Tag Archives: Kidney failure

What’s the point of chanting Nam Myoho Renge Kyo?

1 Aug



NMRK0731A few people have asked me this week what “Nam Myoho Renge Kyo” means, why I often say it, or close out emails with it. So I though it would be fun and informative to post the answer on my Health & Wellness page… the Holistic Voyage community. I’ll post it below 🙂

Nam Myoho Renge Kyo means “Devotion to the mystic law of cause and effect through sound and teaching.” Basically when I chant Nam Myoho Renge Kyo I am affirming to the universe that I am open to receiving protection, inspiration, healing, wisdom, divine support and love.

Buddhists also chant to have absolute happiness that is unbroken, indestructible and unshakable by obstacles or circumstances, to have good mind, body, spirit health (karmic and physical), longevity, harmonious families and purpose/mission-filled lives. It’s also a verbal commitment with the universe to take kind and compassionate action for one’s self and others and to treat all living beings with respect and dignity. This is all centered on our vow to advance world peace (Kosen Rufu).

I’m also affirming my understanding that karma is real, and anything I put out, will come back. Good causes manifest good circumstances. Bad causes equal consequences earned. Chanting Nam Myoho Renge Kyo (NMRK) allows me to tap into the universal protection and healing from the universe so that I am shielded by safety, led and aligned with synchronicity, and co-creating my dreams, desires, wishes and goals. It’s a prayer…affirming to myself and universe that I know my prayers will be answered, and I’m ready for assistance from my higher self and the universe to make it happen.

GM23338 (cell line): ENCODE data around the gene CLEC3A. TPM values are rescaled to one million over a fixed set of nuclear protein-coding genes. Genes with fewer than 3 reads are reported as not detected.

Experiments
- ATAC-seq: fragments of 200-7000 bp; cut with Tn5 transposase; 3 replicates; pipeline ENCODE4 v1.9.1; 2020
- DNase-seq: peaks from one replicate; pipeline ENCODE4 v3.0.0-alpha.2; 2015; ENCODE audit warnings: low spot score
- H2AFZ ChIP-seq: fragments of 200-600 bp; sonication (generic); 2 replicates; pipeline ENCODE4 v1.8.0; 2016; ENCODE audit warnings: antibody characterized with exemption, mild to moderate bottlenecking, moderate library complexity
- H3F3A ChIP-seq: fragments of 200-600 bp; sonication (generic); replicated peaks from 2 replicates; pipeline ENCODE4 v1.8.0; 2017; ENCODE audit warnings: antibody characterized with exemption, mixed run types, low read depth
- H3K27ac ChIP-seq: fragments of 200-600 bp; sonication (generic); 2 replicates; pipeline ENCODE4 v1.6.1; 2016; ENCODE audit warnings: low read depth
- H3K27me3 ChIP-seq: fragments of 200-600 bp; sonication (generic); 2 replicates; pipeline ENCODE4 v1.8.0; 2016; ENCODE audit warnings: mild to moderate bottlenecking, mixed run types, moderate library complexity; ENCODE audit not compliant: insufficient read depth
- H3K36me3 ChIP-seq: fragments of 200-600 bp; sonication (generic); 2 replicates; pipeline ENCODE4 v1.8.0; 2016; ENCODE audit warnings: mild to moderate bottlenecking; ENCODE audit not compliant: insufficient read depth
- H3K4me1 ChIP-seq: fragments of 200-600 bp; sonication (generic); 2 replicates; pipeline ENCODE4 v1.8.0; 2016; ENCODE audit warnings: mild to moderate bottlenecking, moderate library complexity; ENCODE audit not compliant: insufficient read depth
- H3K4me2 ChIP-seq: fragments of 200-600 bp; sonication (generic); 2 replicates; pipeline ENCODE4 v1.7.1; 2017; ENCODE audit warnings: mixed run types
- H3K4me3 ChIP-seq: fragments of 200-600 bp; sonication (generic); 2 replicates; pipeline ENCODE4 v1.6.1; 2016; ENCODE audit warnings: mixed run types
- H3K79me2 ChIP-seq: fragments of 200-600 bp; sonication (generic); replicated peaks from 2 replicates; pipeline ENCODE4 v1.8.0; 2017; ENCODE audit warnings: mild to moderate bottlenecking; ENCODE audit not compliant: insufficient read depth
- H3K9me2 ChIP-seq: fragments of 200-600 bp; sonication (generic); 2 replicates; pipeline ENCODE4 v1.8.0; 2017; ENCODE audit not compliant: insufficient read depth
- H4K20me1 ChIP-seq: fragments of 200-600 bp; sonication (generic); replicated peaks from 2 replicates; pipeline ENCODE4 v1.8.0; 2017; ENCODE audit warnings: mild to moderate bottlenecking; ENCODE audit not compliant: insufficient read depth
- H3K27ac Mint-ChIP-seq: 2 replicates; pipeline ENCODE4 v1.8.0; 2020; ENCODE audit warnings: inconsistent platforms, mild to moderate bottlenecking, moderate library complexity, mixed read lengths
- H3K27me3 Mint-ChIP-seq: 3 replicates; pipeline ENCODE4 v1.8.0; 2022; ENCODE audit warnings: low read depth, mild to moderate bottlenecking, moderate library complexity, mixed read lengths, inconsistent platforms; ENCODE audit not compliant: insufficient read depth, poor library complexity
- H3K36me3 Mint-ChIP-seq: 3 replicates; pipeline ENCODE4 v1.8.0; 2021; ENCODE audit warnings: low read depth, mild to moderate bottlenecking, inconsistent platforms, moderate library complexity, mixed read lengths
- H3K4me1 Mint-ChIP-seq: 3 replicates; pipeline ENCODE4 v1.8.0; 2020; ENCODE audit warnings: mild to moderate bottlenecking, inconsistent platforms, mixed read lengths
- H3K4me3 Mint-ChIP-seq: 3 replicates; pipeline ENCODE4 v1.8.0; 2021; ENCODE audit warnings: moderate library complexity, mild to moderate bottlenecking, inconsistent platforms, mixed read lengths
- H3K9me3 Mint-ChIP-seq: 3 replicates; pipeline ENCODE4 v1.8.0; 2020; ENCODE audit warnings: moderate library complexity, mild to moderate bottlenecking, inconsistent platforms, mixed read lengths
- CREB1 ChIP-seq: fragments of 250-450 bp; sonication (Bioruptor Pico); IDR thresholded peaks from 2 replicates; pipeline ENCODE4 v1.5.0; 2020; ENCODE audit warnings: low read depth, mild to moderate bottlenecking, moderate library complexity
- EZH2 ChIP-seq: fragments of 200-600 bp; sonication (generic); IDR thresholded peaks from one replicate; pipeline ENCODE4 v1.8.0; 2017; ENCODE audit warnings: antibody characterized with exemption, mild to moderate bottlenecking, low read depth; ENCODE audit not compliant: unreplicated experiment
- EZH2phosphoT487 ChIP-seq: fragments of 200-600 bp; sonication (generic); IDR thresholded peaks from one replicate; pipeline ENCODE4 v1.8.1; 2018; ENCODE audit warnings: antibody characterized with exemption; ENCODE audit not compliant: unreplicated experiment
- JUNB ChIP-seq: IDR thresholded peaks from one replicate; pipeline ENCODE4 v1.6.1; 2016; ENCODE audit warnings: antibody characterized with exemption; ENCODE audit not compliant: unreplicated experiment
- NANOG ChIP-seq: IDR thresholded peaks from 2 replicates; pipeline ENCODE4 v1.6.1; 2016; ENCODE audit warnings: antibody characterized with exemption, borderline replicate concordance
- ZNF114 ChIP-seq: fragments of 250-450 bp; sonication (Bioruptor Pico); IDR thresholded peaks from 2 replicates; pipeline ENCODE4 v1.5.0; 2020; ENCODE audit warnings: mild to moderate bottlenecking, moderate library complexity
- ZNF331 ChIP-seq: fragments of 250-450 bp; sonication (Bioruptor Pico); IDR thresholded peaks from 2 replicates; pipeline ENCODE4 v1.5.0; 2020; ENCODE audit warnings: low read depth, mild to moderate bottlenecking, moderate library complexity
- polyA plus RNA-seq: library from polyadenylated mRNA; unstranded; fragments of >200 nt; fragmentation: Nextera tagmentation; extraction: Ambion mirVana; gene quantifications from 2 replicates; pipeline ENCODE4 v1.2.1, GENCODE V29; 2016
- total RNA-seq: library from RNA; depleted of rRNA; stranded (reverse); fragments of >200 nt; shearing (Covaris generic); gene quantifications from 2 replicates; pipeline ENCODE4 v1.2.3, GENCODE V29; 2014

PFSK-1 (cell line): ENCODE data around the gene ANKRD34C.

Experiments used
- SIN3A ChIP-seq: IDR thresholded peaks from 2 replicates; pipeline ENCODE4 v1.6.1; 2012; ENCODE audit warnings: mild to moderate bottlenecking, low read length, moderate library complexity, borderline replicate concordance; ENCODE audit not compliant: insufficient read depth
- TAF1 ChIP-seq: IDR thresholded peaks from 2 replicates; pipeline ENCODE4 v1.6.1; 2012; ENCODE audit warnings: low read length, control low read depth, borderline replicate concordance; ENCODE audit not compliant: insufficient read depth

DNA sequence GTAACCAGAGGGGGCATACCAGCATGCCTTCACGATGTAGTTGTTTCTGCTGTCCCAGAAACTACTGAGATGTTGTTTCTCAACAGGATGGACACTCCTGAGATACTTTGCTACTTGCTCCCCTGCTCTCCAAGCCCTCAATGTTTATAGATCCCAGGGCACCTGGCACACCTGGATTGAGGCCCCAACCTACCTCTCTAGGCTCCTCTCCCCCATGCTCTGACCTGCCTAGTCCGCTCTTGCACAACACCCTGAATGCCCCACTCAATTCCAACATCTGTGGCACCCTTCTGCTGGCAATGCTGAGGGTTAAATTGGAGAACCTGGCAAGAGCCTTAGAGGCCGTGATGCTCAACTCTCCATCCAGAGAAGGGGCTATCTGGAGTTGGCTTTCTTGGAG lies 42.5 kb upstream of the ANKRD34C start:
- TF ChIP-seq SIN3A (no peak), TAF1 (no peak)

NMRK also is a prayer for happiness, healing and protection for others. (I chant for my family, friends, classmates, fellow Buddhist practitioners, mentors and Holistic Voyage community, and for the happiness and peace of all living beings.) NMRK is often a Buddhist or Japanese greeting too, kinda like saying Namaste or wishing someone well. I also chant to dissolve fear and gain confidence. (For example, I can’t swim and I’m afraid of water, but it was my dad’s birthday on July 28th and he wanted to go kayaking in 30 FEET of water. I didn’t want my fear to get in the way, so I chanted for courage, to eradicate fear and trust the universe that we would be protected and that the water was as safe as taking a shower. Guess what? I suddenly forgot all about my fear and had one of the best days of this summer.)

My mom has ESRD (Kidney failure) and has had it since September 2011. She’s been hospitalized 20 times since then, has been on hemo-dialysis and peritoneal dialysis and will soon receive a kidney transplant. Her battle with this disease could have been lost MANY times, but I know chanting for her to receive the best doctors & treatments, and chanting for her to live a long, healthy, happy life has made a HUGE difference and extended her life and gave her hope. I’m confident my mom WILL have a total health victory and receive the best kidney and be restored to perfect health (by the way, we’re both Buddhist and so is my life partner Tiffany.) I’ve also had major financial obstacles at certain points and have almost lost my home several times, but every time I chant with determination and faith, the money seems to magically appear in the nick of time.

When I first started practicing Buddhism 4 years ago, I was told to chant 5 minutes per day for 30 days for something specific and watch my prayers be answered, and my life transform and enhance. I chanted for 3 things, and all 3 were answered within 25 days. It was incredible. More over, it was the way I felt after chanting that made a difference. I felt calm, peaceful, alive, joyful and confident. I felt my life was truly designed to be happy, and that I deserved to have a wonderful life. I felt capable of improving the lives of my family members and changing the world for the better, and I became connected to a wonderful community of friends through the Buddhist organization and I finally felt supported, loved and inspired.